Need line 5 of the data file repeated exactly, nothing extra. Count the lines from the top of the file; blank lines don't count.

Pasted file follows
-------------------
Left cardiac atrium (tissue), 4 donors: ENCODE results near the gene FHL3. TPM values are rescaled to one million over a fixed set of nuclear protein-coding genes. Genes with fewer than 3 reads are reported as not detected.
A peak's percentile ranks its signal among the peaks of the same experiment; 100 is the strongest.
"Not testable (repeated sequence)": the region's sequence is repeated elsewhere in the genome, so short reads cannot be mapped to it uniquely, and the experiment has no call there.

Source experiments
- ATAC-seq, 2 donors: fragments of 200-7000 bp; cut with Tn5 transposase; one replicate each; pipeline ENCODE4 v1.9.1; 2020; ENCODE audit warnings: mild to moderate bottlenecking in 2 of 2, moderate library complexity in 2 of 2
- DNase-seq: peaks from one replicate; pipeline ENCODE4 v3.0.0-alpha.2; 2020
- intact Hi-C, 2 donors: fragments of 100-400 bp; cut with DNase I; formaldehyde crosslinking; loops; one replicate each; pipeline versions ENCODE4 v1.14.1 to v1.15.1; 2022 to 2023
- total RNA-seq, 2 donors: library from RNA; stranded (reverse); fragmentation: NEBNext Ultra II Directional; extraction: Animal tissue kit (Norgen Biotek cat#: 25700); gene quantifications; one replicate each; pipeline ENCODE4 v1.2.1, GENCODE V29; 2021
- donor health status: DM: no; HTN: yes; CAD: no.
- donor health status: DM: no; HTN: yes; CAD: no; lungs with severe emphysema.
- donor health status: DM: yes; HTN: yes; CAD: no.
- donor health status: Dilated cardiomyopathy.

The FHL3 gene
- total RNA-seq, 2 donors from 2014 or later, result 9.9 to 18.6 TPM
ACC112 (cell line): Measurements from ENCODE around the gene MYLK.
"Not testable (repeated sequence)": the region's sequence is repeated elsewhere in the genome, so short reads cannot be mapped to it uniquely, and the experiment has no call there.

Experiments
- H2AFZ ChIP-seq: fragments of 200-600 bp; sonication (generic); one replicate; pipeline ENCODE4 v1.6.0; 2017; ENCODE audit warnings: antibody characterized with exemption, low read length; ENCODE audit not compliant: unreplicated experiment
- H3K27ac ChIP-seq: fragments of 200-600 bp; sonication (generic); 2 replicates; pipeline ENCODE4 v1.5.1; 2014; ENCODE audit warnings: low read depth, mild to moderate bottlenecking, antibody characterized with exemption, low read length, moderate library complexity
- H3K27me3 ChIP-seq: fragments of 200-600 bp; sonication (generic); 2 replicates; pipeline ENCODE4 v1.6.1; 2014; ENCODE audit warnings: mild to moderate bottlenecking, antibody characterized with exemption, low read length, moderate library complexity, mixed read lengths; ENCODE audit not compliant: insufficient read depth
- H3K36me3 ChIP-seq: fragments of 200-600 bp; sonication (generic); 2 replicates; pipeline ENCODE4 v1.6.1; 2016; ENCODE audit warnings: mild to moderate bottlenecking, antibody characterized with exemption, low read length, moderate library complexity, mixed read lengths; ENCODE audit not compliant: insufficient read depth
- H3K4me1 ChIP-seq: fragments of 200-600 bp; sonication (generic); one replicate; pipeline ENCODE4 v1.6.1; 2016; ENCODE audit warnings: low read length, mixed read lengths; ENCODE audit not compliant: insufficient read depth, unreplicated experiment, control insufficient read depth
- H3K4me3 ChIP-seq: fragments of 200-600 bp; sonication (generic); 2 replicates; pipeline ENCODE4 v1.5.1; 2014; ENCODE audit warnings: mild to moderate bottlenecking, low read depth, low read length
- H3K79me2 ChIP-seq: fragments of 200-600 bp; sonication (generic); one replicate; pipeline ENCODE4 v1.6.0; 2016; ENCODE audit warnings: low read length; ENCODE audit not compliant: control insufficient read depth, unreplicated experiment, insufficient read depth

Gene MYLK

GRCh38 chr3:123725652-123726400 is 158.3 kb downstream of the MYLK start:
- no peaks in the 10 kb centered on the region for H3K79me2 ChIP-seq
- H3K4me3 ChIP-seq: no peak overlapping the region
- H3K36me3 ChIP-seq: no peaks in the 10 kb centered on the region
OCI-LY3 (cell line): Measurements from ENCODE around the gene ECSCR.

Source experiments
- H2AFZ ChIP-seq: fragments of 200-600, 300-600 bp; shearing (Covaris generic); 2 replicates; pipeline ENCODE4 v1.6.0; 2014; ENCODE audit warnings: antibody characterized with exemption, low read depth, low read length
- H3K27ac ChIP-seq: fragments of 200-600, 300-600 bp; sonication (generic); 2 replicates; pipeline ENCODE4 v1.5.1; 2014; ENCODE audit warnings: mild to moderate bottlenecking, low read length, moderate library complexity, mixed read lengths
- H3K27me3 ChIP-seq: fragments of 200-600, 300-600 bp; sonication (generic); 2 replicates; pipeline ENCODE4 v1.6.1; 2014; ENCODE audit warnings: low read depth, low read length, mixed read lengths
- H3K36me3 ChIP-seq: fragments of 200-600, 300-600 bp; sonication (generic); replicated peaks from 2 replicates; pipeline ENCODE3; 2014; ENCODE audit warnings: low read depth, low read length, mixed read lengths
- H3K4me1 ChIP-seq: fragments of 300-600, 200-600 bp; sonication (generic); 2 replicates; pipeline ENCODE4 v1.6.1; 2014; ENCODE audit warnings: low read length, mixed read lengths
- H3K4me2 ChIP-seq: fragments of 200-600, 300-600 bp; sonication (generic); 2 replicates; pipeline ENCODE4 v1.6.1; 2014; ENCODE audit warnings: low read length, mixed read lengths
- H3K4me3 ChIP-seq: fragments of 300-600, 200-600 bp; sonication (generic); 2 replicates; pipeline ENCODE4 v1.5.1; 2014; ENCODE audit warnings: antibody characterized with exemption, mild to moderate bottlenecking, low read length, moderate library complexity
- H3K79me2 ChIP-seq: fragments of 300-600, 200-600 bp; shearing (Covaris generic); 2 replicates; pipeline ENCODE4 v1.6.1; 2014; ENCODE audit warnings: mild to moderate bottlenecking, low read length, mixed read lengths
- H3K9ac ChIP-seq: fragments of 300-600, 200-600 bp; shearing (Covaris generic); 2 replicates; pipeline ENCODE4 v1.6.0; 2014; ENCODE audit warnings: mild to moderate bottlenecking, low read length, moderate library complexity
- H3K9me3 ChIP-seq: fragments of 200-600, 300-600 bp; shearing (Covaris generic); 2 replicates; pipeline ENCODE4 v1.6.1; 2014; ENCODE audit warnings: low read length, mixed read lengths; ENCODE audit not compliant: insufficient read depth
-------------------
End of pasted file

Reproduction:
- ATAC-seq, 2 donors: fragments of 200-7000 bp; cut with Tn5 transposase; one replicate each; pipeline ENCODE4 v1.9.1; 2020; ENCODE audit warnings: mild to moderate bottlenecking in 2 of 2, moderate library complexity in 2 of 2